You've hinted at the main concerns with putting poop in a compost pile.
Will putting dog poop in the compost pile spread disease? This could happen either in the act of moving the dog poop, while the dog poop is fresh in the pile, or when you remove and spread the compost. Fresh poop is the most likely source of any disease issues. By using a tool and good hygiene, you should protect yourself from problems at this stage. Arguably, your alternatives are to either leave the poop in the yard or to pick it up and put it in the trash. The former option is probably more of a health hazard and the latter is exactly equivalent. So by putting the dog poop in your compost pile, you're doing something at least as safe and healthy as anything else you could do.
Will having dog poop composting in the pile spread disease? While the dog poop is fresh, if someone or something were to go digging in the pile, they are risking contamination. If you have problems with animals digging through your piles you may be increasing their risk of exposure (an animal may be attracted by kitchen scrapes and inadvertently contact the dog poop). Additionally, an animal digging in the pile may make a mess that you need to clean up. In this event, you now have a second risk of exposure. To mitigate this, I think you would want a well-sealed bin. If you plan to use pallets, you may want something like a chicken-wire barrier to make it more animal-proof. I've seen 4x4 designs that create a very tight box (you do need to allow for air to get in to let the composting process work, though). That might be another option to consider.
Will using the composted dog poop spread disease? If your compost pile reaches high enough temperature for long enough, any likely disease material in it should be destroyed. You can find a number of guides online (https://deepgreenpermaculture.com/diy-instructions/hot-compost-composting-in-18-days/, http://www.soilfoodweb.com/Thermal_Compost.html, etc) for ensuring you get a hot compost pile. These approaches mostly require turning more often than you suggested was your plan but they also produce results fairly quickly so it may still be something you can do. If you can't produce a hot pile, you can substitute a long composting period instead. A common reference for human poop composting is [The Humanure Handbook]. Not exactly the same thing but for the purposes of health concerns much of the same information likely applies. According to this source, two years in a cold pile (never turned) is long enough to destroy any pathogens. If you have room for several separate piles (for example, your new pile that's being added to, your pile from last year, and your pile from the year before) then after a startup period you still have a reasonably continuous supply of finished compost and you don't have the labor of turning (the same resource also suggests you retain more nitrogen in cold piles as compared to hot piles).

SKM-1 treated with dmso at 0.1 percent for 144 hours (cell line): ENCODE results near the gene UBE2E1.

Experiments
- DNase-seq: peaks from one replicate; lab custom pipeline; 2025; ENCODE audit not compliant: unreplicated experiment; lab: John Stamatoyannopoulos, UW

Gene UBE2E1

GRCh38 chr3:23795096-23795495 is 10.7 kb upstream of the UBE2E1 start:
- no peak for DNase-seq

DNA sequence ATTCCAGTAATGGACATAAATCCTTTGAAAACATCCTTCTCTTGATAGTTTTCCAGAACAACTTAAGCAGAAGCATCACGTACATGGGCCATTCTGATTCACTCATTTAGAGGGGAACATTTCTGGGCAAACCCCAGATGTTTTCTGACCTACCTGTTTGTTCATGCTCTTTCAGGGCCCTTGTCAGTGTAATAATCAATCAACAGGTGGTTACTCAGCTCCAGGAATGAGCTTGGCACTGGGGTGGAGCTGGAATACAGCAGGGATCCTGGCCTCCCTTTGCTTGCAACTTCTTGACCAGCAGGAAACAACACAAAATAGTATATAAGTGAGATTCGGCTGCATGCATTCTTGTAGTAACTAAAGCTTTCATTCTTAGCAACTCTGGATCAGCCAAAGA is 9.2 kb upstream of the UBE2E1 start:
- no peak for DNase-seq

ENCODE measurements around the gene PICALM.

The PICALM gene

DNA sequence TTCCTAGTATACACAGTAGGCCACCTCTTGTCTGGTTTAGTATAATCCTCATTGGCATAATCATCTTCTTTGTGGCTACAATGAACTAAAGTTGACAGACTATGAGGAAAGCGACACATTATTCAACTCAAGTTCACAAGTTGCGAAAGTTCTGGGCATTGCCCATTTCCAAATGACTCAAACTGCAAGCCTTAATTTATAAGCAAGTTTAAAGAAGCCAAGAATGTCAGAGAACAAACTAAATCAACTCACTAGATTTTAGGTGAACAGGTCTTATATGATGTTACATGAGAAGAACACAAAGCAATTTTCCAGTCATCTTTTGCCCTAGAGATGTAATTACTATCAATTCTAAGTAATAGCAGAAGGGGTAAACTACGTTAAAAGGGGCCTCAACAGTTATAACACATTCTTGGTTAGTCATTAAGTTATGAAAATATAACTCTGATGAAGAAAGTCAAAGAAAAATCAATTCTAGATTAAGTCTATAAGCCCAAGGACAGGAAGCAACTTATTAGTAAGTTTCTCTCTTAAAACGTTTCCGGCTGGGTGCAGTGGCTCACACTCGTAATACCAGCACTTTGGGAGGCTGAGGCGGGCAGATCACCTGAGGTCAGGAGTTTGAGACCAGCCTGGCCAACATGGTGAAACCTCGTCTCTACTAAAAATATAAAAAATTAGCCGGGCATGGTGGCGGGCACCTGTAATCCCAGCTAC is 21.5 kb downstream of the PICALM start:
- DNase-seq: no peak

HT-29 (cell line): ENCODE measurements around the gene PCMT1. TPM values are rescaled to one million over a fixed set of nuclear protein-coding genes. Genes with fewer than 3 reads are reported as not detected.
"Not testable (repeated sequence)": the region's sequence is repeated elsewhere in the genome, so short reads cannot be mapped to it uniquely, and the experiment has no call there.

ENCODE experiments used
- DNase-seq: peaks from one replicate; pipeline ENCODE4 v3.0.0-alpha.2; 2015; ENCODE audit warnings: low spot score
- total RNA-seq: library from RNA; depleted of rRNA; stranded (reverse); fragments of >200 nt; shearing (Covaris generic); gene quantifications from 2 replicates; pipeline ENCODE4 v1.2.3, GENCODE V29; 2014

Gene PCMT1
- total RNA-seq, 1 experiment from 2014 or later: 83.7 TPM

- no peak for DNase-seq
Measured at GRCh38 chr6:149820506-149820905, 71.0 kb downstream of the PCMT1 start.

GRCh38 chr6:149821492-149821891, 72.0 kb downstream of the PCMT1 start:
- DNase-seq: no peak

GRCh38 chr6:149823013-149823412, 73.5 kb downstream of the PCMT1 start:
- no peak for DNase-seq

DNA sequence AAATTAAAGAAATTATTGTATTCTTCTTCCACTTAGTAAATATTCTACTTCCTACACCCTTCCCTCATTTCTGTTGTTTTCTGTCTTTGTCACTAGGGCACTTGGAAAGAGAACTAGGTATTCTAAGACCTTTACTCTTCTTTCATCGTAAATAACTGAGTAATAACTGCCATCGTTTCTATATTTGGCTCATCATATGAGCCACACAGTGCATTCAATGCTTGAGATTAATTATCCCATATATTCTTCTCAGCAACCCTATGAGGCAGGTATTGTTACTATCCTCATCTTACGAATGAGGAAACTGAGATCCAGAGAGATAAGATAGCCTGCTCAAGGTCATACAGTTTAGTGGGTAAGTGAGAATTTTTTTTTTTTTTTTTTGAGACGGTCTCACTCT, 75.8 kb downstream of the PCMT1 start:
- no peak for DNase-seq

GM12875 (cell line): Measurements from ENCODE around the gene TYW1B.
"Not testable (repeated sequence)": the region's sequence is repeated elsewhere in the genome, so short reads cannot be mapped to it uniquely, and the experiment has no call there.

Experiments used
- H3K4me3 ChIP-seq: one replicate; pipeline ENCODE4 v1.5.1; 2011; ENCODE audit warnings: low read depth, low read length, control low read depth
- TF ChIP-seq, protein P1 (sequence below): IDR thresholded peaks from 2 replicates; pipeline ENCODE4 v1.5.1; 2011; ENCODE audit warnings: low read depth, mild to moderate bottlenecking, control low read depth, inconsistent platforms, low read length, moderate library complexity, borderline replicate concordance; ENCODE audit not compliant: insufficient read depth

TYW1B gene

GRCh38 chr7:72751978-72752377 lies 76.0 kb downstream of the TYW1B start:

Still, not many people recommend using even properly finished (quick & hot or long & cold) human poop on vegetables for human consumption. I'd probably go along with this for dog poop too and stick to grass, shrubs & trees (but I'd be comfortable with trees producing food for human consumption - fruit trees, nut trees, etc - but I wouldn't spread close to harvest time (which you normally wouldn't do anyway)).
As far as grass application goes, though, if the dog poop was scooped from your lawn then there's hardly any risk of further contamination by spreading the result in the same place (ie, it already had fresh poop on it, anything composted at all is going to be less likely to cause problems). So if that's a useful place to spread the material, you may get away with a slightly less complete composting process.
Finally, will putting dog poop in your compost pile inhibit the composting process? This will depend on a lot of variables but I suspect that in most common cases, no. Compare the quantity of dog poop with the quantity of other material. If you have many dogs you might generate enough dog poop to tip the balance. However, a lot of kitchen waste (again, it depends on exactly what you're doing) is pretty low nitrogen (people tend to eat the nitrogen parts). I wouldn't think a little bit of poop will make a noticeable difference. Will it attract flies or other insect pests? Yes, if you don't cover it. But the same is true of your kitchen scrapes so you're probably already covering (or planning to cover) those. If not, plan on it. Chances are, if the poop does bring any excess of nitrogen, it will be balanced out by the brown cover material you put over it.